Celebrating ๐——๐—ฒ๐—ฟ๐—ฎ๐—ฟ๐˜๐˜‚ ๐—ง๐˜‚๐—น๐˜‚ ๐—š๐—ฒ๐—บ๐—ฒ๐—ฐ๐—ต๐˜‚

Derartu Tulu was born in ๐—•๐—ผ๐—ธ๐—ผ๐—ท๐—ถ, Oromia. She began to stand out in races organised at her school, and she quickly expanded her focus to a national level.

In 1989, she participated in the World Cross Country Championships in Stavanger (Norway), where she finished 23rd. A few years later, in the 1992 edition held in Amberes, she won the silver medal, becoming the first African woman to win a medal in these championships.

In 1991, she participated in the Tokyo World Championship, her first major competition, where she finished eighth in the 10,000 metres. The following year, she earned her crowning at the 1992 Barcelona Olympic Games when she won the gold medal in the 10,000 metres, becoming the first Sub-Saharan African woman to win an Olympic gold medal.

A knee injury kept her away from competition until 1995, when she was proclaimed the cross country world champion in Durham, England.

In 2000, she participated in the Sydney Olympic Games, where she earned the god medal while achieving her best personal time and setting a new Olympic record of 30:17:49. The following year, she was the winner of the London Marathon, and then won her first world title in 10,000 metres at the Edmonton World Championship, what was practically the only achievement remaining for her to win.

At the age of 32, without anyone believing in her, she dared to participate in the 2004 Athens Olympic Games, where she won a well-deserved bronze medal.

Derartu Tulu is considered to be the pioneer of the current domination of female African runners, especially Ethiopian. She is one of the best long distance runners in history, and she was also the first Sub-Saharan African athlete to achieve major results on an international level.

A member of the Oromo ethnic group, Derartu Tulu grew up tending cattle in the Arsi highlands of Ethiopia. She did not realize that she was an unusually fast runner until she was 16 years old.c group, Derartu Tulu grew up tending cattle in the Arsi highlands of Ethiopia. She did not realize that she was an unusually fast runner until she was 16 years old.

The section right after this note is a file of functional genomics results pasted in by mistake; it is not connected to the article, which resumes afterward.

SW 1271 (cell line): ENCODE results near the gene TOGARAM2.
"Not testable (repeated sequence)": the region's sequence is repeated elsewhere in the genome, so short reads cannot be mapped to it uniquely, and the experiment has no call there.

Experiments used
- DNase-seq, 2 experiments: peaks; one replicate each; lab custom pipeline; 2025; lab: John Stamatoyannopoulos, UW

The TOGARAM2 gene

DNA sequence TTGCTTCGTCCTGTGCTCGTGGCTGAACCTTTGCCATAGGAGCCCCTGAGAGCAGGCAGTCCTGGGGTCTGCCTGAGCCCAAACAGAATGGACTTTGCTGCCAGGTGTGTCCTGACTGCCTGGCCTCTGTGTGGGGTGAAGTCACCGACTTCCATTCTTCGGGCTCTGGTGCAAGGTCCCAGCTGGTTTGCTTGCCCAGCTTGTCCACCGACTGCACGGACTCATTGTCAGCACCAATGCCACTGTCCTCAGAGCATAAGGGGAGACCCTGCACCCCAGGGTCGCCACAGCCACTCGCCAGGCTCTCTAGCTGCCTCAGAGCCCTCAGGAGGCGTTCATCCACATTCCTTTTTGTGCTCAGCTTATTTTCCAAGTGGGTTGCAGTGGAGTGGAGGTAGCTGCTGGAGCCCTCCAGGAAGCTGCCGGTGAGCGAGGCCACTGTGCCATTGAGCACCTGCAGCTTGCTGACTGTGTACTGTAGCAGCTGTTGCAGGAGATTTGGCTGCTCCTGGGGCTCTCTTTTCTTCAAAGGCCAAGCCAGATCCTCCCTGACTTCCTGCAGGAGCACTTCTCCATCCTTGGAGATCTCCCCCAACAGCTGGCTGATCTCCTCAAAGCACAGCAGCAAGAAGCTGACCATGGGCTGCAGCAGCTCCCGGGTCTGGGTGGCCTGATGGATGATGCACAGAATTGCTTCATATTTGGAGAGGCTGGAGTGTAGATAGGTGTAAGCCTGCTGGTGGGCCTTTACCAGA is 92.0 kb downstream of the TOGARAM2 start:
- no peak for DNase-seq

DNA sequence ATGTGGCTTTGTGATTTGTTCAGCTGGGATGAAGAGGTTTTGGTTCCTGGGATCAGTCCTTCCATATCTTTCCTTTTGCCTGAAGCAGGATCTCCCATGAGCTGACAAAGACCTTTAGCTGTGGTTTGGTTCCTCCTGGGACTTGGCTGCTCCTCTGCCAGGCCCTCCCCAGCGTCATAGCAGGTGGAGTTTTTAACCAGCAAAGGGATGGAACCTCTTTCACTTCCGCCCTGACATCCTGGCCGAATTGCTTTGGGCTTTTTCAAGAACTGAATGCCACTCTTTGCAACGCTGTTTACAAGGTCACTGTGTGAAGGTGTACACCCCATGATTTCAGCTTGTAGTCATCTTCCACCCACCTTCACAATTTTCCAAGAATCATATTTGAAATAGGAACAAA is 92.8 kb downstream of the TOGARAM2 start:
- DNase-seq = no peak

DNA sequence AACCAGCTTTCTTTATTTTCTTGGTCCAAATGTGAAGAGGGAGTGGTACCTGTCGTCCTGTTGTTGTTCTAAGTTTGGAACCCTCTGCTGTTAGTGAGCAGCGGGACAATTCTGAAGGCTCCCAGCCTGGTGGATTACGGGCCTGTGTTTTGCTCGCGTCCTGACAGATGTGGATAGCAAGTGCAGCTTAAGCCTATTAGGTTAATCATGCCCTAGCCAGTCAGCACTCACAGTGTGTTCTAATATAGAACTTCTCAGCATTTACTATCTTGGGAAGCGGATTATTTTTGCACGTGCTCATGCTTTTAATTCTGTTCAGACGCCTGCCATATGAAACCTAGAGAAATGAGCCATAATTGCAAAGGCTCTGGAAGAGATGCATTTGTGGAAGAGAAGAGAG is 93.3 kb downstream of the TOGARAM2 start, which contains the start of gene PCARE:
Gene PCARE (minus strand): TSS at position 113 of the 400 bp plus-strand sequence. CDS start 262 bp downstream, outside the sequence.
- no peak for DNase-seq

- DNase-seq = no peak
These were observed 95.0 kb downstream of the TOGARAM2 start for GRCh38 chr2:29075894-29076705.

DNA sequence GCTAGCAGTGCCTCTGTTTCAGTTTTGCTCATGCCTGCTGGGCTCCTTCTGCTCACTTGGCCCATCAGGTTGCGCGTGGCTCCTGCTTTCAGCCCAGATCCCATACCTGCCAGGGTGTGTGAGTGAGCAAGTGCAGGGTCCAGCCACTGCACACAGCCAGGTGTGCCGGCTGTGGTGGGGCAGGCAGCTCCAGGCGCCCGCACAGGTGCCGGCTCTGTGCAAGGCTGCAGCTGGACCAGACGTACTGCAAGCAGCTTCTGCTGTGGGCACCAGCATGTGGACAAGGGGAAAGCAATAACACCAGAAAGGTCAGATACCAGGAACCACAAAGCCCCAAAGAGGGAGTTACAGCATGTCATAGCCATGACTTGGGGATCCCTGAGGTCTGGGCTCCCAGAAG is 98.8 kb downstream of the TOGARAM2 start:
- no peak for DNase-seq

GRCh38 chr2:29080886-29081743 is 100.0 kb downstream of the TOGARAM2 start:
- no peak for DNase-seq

๐—›๐—ผ๐—ฝ๐—ฒ ๐—ณ๐—ผ๐—ฟ ๐—”๐—ณ๐—ฟ๐—ถ๐—ฐ๐—ฎ

In the 10,000m final at the 1992 Olympic Games, Elana Meyer of South Africa pulled away from the field after 6,100m and only Tulu was able to keep pace with her. Meyer tried to force Tulu to pass her, but Tulu refused. Finally, just before the start of the last lap, Tulu darted into the lead and went on to win by 30 metres. She waited for Meyer at the finish line, and then Tulu, the first black African woman to earn an Olympic medal, and Meyer, a white South African, set off hand in hand for a victory lap that symbolized hope for a new Africa.

Two Ethiopians on the podium, twice Tulu returned to the Olympic in 1996, but finished a disappointing fourth. However, her running career was far from over. At the 2000 Sydney Games, Tulu again entered the 10,000m. Regaining her form of eight years earlier, she took the lead at the bell signalling the final lap and sprinted ahead to a clear victory over teammate Gete Wami. Tulu became the first woman to win two gold medals in Olympic distance races. At the Athens Olympic Games in 2004, she won the bronze medal in the 10,000m (gold medallist was China’s Huina Xing, silver medallist, Derartu’s compatriot Ejegayehu Dibaba).

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Author: Mulugeta Woldetsadik, Librarian/Information Professional at Hawassa University, Ethiopia [21st Century LIS Network: Information_Knowledge Retrieval & Dissemination Platform]

Mulugeta Woldetsadik, Librarian/Information Professional @ Hawassa University, , Sidama Region, Ethiopia

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